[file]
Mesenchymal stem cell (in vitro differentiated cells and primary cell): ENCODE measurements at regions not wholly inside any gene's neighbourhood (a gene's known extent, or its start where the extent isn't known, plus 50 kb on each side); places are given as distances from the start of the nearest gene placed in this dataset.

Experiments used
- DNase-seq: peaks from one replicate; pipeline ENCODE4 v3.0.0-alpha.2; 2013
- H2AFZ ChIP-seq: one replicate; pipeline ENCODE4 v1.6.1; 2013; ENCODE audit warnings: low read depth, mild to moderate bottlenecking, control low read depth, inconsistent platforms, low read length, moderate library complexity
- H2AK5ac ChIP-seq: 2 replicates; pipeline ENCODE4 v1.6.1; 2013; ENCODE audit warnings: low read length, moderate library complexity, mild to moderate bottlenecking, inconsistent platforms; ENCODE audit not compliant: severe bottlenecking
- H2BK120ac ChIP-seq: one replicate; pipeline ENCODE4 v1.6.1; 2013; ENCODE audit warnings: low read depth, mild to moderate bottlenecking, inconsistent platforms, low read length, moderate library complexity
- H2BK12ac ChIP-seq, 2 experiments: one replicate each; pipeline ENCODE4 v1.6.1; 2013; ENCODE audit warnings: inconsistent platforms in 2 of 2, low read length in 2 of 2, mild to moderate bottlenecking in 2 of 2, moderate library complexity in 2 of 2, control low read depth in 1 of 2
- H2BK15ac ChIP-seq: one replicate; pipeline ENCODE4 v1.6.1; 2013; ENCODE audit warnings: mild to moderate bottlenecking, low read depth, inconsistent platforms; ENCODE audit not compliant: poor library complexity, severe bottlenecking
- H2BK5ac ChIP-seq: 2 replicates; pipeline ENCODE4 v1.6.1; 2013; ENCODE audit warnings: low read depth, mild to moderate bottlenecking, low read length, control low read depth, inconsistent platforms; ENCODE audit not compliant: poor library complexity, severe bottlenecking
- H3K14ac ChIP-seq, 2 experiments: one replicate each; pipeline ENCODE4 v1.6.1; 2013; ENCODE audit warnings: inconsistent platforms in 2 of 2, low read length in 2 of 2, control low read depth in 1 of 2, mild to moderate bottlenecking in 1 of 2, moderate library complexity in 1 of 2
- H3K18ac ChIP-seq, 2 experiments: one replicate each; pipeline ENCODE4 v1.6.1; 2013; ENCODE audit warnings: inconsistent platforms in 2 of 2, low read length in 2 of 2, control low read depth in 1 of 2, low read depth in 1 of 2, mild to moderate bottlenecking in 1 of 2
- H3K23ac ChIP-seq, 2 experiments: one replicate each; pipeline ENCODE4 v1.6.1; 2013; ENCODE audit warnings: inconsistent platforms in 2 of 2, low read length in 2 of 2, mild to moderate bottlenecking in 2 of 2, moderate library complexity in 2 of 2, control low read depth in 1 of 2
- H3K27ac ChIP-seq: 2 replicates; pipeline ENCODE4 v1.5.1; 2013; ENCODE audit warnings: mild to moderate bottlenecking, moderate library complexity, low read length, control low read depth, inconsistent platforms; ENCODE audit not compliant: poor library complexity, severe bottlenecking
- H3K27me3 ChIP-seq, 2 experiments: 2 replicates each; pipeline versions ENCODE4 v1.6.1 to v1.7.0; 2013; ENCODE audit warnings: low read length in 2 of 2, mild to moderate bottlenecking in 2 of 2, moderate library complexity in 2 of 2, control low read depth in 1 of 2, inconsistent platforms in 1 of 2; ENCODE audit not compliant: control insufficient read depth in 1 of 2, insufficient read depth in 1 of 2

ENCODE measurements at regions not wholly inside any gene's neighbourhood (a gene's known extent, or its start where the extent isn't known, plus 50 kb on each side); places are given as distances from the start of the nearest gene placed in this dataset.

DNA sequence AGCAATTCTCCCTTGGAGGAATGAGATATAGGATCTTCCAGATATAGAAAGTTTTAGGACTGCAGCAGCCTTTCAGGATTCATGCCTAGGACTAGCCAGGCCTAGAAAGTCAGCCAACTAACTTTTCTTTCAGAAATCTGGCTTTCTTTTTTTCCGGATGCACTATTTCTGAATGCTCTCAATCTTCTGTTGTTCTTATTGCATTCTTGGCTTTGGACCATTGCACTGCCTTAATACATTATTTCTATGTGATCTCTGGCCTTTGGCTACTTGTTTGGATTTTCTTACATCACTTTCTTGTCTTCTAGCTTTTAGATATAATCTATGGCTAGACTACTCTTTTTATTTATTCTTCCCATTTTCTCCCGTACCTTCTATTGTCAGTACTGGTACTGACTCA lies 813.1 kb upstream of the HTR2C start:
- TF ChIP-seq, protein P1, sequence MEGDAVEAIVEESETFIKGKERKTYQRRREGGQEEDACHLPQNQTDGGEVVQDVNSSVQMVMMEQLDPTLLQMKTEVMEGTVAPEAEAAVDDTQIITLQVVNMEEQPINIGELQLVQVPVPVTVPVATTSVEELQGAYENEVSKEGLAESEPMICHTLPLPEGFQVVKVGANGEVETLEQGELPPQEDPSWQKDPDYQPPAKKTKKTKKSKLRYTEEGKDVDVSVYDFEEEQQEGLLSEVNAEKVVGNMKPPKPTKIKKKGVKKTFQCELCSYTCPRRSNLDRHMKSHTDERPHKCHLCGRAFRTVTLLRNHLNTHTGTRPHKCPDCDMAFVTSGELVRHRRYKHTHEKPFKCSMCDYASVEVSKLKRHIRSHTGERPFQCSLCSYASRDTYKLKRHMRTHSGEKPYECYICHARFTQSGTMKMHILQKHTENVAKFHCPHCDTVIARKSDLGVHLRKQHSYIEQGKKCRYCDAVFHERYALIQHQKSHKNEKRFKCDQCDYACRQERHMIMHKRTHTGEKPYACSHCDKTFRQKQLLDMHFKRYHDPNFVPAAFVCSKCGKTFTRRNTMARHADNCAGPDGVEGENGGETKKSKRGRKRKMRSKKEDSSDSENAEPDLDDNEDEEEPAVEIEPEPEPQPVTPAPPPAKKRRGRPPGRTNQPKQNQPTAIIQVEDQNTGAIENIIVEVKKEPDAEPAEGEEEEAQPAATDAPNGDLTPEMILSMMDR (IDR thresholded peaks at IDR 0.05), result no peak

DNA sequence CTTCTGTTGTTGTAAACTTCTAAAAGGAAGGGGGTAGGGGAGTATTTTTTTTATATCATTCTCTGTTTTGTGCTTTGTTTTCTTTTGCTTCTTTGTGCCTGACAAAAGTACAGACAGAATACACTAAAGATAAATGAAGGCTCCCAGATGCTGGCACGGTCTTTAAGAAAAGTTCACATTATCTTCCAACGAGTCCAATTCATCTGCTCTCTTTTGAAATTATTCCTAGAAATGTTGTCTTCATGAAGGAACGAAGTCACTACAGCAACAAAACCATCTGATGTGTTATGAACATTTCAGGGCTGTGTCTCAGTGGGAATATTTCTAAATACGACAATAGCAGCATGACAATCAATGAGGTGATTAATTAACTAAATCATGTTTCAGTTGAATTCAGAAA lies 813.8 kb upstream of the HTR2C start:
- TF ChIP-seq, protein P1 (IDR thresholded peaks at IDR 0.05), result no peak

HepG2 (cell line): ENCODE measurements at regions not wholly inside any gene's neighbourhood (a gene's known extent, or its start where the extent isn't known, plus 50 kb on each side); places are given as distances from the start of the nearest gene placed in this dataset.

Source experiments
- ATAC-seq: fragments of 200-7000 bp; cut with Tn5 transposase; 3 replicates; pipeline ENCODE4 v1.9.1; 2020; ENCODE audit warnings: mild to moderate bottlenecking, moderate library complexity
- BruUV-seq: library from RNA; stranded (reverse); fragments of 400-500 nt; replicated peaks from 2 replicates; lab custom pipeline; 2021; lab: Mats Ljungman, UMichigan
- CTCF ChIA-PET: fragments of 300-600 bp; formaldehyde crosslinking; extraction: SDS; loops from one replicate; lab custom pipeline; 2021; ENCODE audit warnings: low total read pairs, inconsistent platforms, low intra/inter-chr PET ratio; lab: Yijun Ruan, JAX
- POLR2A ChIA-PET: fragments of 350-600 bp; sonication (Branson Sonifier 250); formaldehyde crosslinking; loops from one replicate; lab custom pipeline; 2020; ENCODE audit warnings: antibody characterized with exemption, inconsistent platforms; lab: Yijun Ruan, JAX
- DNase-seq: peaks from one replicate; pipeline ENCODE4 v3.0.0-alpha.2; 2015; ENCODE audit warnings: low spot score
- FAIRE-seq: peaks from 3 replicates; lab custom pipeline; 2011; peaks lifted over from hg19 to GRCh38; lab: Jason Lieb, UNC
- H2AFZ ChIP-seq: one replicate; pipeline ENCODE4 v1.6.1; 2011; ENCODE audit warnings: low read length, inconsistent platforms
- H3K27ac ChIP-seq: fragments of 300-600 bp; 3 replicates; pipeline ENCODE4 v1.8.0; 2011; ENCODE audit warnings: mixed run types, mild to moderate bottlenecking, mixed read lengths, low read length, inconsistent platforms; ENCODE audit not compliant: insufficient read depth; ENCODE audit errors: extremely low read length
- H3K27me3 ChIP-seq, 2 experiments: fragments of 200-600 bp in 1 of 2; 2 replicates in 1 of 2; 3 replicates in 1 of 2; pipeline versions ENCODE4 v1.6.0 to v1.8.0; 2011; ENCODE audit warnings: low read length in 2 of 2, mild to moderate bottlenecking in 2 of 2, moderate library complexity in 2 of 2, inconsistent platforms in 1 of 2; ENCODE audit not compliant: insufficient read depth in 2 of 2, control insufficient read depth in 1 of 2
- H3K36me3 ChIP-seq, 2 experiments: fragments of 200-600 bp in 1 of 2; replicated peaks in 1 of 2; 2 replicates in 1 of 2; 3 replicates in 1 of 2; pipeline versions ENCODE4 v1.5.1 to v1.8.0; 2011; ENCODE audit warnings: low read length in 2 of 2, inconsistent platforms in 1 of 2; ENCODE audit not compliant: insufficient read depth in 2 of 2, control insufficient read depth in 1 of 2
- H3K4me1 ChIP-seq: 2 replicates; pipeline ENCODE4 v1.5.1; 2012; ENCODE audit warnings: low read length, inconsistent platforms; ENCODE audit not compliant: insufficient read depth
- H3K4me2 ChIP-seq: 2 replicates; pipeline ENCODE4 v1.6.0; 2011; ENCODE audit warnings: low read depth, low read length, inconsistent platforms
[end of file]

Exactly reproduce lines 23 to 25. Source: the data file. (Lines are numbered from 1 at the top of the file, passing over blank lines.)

- BruUV-seq: library from RNA; stranded (reverse); fragments of 400-500 nt; replicated peaks from 2 replicates; lab custom pipeline; 2021; lab: Mats Ljungman, UMichigan
- CTCF ChIA-PET: fragments of 300-600 bp; formaldehyde crosslinking; extraction: SDS; loops from one replicate; lab custom pipeline; 2021; ENCODE audit warnings: low total read pairs, inconsistent platforms, low intra/inter-chr PET ratio; lab: Yijun Ruan, JAX
- POLR2A ChIA-PET: fragments of 350-600 bp; sonication (Branson Sonifier 250); formaldehyde crosslinking; loops from one replicate; lab custom pipeline; 2020; ENCODE audit warnings: antibody characterized with exemption, inconsistent platforms; lab: Yijun Ruan, JAX